By Rebecca Dinerstein

The day is broadcast in bars
through the branches of a close tree.
On his mat, the dog sits
in a crosshatch of sun arrows.

When I arrive, the dog rolls over—
I lie down, I roll over.
My dress dirties in the shape
Of his bathmat’s embossed fish.

The park is small.
We smell skewered meat and pennywater.
We smell cut grass when the wind slows.
We lie still to hear traffic lights click as they change.

I stay until the grass has grown some.
I want my hair to grow long like the dog’s.
I ask the dog to tell me about self-sufficiency
but he has fallen asleep.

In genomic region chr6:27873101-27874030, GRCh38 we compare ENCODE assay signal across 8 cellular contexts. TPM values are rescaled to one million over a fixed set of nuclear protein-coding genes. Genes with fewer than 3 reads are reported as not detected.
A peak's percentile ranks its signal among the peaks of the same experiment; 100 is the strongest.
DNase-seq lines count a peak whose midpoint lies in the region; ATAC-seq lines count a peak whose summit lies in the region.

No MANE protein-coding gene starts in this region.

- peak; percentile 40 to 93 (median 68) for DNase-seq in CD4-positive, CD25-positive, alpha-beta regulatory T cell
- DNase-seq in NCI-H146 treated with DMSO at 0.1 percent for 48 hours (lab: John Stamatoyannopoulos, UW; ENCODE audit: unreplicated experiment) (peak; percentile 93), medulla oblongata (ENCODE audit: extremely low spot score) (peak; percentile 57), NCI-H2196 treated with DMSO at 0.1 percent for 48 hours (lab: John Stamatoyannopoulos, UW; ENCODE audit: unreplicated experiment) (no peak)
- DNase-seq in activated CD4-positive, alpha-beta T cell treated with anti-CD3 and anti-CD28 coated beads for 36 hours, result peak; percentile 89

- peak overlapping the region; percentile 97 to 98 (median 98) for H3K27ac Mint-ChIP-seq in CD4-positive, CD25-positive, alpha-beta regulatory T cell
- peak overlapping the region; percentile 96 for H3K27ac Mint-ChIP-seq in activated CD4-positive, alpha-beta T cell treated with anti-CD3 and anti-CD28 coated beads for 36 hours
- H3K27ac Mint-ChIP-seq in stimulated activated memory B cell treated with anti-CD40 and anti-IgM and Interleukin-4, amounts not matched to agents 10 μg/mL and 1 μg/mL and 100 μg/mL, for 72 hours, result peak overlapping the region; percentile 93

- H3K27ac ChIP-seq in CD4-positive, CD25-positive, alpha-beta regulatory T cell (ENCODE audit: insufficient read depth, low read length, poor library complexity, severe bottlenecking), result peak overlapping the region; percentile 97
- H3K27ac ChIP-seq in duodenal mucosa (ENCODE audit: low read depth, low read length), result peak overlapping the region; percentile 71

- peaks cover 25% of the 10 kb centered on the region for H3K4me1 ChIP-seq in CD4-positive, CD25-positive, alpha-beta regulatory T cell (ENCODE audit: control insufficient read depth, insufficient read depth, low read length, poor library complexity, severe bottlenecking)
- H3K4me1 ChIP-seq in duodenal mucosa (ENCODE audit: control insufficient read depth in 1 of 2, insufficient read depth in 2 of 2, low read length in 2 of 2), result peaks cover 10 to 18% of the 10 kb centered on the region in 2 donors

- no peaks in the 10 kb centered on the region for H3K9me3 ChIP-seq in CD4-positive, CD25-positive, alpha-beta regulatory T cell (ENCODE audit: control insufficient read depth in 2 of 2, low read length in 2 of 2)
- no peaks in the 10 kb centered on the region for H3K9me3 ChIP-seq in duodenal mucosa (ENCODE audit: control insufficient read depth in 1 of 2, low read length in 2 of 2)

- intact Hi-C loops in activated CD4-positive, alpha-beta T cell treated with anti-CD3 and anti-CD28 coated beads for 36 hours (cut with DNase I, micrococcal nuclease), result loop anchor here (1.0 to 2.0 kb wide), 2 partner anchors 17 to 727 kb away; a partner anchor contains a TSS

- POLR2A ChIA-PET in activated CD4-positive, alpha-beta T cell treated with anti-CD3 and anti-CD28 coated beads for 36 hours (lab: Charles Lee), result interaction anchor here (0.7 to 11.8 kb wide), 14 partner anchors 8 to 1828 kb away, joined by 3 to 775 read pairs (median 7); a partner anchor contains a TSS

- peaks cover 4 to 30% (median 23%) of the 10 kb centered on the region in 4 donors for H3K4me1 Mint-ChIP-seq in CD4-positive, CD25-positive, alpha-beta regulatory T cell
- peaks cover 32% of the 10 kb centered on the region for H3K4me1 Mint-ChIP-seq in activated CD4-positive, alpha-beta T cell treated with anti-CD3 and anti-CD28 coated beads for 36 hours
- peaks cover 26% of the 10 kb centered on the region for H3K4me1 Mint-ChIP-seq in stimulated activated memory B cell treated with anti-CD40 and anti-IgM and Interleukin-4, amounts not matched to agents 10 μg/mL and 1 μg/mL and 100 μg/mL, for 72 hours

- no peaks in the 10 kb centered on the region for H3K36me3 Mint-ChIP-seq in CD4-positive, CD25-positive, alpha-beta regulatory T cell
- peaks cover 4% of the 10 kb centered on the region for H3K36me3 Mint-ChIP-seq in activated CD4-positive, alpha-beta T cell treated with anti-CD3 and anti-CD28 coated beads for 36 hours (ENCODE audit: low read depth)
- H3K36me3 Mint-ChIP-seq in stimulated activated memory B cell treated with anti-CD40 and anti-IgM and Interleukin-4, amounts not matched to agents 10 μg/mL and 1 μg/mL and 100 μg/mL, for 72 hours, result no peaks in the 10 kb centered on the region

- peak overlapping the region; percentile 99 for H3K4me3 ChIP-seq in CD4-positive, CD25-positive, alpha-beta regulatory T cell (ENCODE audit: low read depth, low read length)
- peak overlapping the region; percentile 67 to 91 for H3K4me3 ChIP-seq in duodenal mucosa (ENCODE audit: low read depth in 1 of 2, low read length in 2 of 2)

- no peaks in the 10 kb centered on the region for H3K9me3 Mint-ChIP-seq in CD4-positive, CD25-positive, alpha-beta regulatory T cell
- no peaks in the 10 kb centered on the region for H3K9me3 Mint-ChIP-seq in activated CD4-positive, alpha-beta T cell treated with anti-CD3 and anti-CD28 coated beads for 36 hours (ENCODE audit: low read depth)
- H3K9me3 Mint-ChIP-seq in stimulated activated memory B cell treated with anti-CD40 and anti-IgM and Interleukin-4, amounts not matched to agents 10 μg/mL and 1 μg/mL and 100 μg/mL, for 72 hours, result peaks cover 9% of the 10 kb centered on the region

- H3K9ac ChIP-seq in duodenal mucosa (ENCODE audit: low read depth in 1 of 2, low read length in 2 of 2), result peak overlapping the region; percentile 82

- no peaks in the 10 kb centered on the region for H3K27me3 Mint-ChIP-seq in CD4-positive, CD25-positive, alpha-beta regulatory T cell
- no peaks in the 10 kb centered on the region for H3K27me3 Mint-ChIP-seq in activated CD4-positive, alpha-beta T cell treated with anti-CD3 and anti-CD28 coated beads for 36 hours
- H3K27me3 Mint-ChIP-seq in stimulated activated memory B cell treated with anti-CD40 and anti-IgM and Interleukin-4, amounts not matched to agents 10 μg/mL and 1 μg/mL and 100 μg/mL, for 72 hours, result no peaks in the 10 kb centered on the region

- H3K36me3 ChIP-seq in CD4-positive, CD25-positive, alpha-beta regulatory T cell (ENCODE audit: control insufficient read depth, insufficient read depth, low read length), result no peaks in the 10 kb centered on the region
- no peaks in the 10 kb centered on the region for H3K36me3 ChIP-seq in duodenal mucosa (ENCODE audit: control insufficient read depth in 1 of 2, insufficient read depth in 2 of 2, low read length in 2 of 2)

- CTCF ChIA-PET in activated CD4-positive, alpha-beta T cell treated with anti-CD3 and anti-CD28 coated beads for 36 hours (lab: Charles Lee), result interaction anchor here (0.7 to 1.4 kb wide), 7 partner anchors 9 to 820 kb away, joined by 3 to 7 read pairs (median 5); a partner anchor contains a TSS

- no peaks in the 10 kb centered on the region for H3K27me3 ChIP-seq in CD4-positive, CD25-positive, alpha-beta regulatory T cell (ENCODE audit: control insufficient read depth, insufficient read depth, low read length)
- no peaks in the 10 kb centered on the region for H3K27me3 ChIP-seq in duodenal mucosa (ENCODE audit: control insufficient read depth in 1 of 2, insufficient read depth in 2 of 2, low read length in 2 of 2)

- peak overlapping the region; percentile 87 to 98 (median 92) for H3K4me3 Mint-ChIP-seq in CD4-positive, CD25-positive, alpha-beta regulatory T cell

Birds land, as if they were messengers
near our feet: a blue-headed fleet
more regal and yellow-necked than the noon.
I am not waiting, I am not hungry, I am not cold.

—Rebecca Dinerstein

Dinerstein_webRebecca Dinerstein was born and raised in New York City. She received her BA from Yale and her MFA in Fiction from NYU. Her debut book of poems, Lofoten, was published in English and Norwegian by Aschehoug. She is at work on her first novel.

Join the Conversation